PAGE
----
"Dry September" is a short story by William Faulkner. Published in 1931, it describes a lynch mob forming (despite ambiguous evidence) on a hot September evening to avenge an alleged (and unspecified) insult or attack upon a white woman by a black watchman, Will Mayes. Told in five parts, the story includes the perspective of the rumored female victim, Miss Minnie Cooper, and of the mob's leader, John McLendon. It is one of Faulkner's shorter stories.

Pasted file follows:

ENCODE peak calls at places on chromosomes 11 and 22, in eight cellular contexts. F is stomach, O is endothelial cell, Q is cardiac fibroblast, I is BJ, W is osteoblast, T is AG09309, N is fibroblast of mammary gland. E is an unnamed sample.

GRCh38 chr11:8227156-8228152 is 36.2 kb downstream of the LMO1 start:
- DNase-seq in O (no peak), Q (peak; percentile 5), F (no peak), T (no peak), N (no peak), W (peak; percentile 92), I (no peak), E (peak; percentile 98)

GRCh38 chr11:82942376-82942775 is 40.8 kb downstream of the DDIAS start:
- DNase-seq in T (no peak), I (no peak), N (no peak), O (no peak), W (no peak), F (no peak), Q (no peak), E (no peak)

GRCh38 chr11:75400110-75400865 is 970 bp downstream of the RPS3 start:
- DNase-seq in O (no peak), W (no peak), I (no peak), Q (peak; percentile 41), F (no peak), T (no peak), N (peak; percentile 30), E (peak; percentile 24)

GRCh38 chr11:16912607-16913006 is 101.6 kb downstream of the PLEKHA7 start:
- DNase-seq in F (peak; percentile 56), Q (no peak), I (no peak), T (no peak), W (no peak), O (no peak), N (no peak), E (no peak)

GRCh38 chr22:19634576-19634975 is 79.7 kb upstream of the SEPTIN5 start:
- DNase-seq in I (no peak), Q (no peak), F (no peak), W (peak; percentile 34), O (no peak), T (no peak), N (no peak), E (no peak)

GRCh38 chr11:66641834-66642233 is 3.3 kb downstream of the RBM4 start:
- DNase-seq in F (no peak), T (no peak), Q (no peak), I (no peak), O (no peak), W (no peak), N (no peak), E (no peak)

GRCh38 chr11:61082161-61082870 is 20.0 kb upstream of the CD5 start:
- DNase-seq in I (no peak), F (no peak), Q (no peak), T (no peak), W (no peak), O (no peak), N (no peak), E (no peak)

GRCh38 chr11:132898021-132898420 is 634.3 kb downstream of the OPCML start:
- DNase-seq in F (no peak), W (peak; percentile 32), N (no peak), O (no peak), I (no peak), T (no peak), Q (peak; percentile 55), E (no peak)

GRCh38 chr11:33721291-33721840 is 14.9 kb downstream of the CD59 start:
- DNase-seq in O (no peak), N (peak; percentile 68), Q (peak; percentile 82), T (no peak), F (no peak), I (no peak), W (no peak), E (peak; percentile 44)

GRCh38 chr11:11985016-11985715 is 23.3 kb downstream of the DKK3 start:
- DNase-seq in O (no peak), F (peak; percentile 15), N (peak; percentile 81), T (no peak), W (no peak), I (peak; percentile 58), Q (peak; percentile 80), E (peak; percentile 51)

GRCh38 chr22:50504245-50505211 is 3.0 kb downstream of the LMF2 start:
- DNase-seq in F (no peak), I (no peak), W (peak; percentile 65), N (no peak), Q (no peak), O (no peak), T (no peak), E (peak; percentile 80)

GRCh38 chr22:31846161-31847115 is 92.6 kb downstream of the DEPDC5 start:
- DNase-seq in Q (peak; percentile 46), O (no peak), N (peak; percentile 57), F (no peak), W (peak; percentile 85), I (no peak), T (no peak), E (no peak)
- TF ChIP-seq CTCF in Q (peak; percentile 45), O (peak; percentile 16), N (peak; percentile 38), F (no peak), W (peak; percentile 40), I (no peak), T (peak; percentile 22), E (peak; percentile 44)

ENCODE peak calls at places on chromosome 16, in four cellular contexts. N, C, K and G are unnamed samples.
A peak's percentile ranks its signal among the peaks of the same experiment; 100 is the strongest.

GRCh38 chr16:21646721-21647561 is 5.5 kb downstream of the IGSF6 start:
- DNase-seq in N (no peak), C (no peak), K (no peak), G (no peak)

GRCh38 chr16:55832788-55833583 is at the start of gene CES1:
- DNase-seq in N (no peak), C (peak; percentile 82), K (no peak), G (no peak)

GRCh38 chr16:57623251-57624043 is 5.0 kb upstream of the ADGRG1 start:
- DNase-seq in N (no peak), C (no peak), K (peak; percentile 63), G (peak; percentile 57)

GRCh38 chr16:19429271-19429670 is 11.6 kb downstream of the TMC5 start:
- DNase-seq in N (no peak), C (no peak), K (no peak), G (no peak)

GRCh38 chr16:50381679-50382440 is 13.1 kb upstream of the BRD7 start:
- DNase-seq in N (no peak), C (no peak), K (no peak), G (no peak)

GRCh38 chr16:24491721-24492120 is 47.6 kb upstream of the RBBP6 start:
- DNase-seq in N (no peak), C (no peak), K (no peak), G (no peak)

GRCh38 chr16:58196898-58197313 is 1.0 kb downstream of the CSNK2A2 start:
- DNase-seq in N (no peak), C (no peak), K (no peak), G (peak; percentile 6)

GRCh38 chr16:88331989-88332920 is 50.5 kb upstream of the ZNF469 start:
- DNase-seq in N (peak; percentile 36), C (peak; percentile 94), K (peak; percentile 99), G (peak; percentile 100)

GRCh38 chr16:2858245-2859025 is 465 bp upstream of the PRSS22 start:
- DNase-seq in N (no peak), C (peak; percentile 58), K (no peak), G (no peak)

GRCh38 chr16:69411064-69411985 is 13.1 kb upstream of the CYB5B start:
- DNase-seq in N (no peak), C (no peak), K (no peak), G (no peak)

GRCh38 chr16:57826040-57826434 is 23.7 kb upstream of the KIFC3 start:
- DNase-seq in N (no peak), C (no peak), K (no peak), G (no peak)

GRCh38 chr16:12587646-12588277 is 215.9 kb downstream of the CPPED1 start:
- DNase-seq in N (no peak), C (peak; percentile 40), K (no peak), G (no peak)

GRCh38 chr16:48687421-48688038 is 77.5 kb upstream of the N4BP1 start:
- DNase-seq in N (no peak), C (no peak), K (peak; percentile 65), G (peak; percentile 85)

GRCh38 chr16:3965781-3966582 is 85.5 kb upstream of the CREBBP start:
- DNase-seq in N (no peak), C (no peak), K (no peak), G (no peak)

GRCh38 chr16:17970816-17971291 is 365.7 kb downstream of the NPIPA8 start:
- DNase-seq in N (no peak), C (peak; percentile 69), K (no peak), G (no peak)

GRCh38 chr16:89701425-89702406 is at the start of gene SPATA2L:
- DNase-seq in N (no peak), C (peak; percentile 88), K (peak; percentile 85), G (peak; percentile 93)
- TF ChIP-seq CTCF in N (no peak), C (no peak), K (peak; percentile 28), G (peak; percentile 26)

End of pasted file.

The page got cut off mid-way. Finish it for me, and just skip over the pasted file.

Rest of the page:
It was originally published in Scribner's magazine, and later appeared in collections of his short stories.
It includes an appearance by Hawkshaw, the barber who was the focus of Faulkner's later story, "Hair".